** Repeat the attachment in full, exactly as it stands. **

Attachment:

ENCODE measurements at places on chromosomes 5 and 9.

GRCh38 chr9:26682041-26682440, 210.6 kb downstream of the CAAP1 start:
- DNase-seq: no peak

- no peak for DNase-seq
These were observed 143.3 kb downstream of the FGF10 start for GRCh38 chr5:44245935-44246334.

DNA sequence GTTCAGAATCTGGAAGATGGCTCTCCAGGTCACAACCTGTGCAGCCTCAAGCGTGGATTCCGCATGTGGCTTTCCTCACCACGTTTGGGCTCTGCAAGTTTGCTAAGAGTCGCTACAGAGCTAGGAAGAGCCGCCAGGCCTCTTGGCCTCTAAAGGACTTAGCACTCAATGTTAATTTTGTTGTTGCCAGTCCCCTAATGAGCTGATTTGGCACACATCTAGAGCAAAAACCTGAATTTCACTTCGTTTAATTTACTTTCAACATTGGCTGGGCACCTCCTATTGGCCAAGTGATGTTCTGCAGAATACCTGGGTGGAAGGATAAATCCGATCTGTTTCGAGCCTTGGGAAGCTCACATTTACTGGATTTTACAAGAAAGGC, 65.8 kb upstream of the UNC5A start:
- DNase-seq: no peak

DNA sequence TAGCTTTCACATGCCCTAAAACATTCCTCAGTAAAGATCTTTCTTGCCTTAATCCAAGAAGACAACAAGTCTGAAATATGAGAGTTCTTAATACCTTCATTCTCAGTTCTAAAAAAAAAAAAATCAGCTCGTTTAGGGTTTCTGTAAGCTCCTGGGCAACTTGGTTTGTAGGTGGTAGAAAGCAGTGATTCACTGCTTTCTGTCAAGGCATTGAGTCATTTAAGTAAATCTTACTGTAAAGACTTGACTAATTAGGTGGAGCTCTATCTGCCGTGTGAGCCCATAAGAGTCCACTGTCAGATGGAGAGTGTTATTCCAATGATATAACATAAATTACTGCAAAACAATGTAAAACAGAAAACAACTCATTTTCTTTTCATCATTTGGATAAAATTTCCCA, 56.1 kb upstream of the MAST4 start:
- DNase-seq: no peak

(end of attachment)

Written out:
ENCODE measurements at places on chromosomes 5 and 9.

GRCh38 chr9:26682041-26682440, 210.6 kb downstream of the CAAP1 start:
- DNase-seq: no peak

- no peak for DNase-seq
These were observed 143.3 kb downstream of the FGF10 start for GRCh38 chr5:44245935-44246334.

DNA sequence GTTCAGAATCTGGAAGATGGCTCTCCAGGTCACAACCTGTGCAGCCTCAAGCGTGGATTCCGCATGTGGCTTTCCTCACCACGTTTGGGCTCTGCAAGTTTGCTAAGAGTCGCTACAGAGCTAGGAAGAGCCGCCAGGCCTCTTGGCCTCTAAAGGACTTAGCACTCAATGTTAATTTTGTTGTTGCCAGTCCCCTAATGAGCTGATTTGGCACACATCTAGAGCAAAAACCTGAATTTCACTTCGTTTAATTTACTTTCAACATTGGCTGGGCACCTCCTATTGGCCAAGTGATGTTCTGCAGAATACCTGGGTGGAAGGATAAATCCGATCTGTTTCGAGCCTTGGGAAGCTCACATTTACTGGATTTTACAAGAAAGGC, 65.8 kb upstream of the UNC5A start:
- DNase-seq: no peak

DNA sequence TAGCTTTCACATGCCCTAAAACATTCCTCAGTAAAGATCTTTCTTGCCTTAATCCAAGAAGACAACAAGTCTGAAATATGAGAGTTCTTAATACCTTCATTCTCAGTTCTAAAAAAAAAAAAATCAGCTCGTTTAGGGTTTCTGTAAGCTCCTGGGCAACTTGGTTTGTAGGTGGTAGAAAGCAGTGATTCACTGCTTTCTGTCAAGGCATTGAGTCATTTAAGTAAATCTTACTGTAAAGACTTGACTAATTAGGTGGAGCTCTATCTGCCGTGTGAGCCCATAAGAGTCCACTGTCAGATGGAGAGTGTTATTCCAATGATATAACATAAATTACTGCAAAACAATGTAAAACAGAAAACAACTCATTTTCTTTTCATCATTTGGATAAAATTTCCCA, 56.1 kb upstream of the MAST4 start:
- DNase-seq: no peak